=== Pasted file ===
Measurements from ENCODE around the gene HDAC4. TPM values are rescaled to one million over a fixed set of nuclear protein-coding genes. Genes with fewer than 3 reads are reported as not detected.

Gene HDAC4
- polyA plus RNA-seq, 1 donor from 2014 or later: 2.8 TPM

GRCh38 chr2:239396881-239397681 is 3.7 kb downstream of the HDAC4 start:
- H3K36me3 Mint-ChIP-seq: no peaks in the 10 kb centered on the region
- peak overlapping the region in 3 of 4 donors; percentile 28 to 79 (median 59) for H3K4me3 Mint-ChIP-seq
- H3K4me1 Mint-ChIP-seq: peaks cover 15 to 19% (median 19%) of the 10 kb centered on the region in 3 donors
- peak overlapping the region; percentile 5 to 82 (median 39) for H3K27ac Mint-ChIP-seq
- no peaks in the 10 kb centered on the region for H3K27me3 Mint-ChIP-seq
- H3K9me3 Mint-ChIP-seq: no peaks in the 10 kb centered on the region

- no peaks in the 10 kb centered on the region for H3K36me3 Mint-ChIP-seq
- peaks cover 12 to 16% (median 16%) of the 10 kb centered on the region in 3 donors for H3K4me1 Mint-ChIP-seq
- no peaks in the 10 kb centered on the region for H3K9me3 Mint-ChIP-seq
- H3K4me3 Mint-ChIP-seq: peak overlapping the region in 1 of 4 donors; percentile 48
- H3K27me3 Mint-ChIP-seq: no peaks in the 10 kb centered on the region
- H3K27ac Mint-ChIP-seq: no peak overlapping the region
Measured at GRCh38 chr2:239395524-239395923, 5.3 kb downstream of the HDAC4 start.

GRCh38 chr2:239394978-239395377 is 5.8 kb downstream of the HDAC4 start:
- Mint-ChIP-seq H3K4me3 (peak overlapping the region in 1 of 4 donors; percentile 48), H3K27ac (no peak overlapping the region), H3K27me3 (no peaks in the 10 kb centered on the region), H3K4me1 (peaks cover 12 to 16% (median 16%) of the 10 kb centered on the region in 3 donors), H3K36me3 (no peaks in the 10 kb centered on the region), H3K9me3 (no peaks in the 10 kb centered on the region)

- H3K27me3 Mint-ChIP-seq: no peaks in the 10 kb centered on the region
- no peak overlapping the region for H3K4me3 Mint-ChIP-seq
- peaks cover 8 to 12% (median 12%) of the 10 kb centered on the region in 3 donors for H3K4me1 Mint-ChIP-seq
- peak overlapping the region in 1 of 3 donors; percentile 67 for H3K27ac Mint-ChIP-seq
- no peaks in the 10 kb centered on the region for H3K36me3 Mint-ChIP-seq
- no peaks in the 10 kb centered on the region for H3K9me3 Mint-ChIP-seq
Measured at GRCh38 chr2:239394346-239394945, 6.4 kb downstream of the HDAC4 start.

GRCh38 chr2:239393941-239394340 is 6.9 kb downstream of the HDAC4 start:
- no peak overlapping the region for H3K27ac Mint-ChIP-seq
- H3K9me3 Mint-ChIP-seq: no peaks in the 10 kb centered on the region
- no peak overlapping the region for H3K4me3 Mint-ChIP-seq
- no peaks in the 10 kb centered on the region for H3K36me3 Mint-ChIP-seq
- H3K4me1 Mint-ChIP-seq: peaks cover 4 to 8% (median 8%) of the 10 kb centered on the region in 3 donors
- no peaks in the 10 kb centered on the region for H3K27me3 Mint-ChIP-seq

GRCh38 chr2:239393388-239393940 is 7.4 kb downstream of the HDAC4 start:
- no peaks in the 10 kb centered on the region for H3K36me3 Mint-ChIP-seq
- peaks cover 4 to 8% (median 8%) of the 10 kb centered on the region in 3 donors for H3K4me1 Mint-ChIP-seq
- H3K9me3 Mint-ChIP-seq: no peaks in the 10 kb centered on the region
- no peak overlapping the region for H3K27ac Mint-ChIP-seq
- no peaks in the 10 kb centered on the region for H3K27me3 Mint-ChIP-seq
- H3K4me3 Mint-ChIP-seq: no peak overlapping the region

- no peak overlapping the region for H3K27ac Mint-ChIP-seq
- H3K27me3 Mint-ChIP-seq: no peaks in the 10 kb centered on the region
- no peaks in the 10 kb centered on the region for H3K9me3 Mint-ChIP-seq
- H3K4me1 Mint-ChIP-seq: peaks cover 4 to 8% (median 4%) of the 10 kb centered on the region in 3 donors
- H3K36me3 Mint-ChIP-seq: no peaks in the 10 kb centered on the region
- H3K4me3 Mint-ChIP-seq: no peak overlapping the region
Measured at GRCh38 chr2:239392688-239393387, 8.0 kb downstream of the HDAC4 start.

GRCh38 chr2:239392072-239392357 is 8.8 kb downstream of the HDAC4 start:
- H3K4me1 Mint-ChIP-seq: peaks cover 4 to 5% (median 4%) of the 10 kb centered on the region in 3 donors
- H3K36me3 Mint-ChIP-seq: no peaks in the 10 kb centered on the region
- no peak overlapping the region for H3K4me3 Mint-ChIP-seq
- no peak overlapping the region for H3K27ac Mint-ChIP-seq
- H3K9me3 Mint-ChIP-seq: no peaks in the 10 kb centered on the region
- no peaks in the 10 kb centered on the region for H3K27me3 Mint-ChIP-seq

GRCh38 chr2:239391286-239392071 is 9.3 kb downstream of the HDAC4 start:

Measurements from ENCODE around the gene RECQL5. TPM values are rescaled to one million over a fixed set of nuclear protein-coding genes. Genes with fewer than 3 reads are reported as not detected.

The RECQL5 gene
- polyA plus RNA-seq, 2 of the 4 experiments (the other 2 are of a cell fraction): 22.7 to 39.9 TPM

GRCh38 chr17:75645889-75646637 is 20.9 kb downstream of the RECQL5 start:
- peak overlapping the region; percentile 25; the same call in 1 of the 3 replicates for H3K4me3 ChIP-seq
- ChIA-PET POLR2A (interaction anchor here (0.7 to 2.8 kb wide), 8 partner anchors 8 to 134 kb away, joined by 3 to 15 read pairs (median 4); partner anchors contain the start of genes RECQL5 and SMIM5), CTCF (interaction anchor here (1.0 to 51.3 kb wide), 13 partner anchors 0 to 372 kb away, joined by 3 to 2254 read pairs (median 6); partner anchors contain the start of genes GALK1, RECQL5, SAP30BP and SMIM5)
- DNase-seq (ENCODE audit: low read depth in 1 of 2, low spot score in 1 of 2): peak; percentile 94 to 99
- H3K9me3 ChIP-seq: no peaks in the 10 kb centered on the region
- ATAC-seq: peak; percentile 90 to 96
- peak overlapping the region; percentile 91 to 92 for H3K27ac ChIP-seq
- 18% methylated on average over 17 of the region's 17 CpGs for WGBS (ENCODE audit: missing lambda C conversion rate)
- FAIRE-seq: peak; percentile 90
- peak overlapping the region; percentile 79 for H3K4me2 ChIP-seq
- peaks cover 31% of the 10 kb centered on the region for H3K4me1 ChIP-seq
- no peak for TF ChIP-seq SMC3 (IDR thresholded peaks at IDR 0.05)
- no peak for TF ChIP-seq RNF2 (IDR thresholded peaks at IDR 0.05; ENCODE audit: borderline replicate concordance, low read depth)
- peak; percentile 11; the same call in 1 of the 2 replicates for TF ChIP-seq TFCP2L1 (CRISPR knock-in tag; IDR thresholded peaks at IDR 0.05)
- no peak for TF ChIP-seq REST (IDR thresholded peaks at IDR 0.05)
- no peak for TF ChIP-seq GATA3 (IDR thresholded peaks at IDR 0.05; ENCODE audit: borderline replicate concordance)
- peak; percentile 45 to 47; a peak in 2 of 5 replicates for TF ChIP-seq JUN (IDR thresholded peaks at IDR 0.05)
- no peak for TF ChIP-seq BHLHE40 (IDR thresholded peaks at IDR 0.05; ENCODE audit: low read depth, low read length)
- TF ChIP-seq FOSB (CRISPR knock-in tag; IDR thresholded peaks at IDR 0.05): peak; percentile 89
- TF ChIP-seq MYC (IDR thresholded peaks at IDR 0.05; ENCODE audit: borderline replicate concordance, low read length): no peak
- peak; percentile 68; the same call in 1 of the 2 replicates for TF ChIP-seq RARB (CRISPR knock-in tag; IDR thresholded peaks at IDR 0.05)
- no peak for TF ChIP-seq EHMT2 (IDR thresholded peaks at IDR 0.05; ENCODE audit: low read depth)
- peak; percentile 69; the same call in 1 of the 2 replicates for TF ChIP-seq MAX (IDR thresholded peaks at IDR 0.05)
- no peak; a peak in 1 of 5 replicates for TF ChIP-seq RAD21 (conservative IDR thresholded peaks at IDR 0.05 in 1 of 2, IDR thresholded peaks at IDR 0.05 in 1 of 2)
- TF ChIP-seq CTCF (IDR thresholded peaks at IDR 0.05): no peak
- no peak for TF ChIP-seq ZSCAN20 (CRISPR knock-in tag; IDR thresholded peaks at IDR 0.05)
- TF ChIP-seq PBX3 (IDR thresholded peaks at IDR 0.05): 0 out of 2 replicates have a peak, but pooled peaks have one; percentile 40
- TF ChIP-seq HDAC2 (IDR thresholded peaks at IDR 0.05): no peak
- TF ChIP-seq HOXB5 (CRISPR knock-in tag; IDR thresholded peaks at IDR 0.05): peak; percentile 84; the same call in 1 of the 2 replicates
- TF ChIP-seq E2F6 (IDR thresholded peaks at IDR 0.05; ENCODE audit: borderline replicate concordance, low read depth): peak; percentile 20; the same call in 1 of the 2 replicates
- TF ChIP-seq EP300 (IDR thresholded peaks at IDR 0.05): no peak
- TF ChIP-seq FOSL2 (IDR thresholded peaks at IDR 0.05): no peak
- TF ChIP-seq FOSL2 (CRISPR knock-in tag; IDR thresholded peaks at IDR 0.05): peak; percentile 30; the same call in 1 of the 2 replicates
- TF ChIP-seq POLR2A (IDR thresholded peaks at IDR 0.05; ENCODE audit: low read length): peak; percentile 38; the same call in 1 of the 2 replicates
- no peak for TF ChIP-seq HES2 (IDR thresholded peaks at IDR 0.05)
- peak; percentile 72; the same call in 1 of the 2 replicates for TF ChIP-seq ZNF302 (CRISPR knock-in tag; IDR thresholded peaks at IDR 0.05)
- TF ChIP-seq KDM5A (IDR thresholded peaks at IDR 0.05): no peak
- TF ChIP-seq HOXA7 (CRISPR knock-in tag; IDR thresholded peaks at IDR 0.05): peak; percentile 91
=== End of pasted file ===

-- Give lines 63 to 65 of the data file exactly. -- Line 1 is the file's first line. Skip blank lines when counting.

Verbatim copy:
- H3K9me3 ChIP-seq: no peaks in the 10 kb centered on the region
- ATAC-seq: peak; percentile 90 to 96
- peak overlapping the region; percentile 91 to 92 for H3K27ac ChIP-seq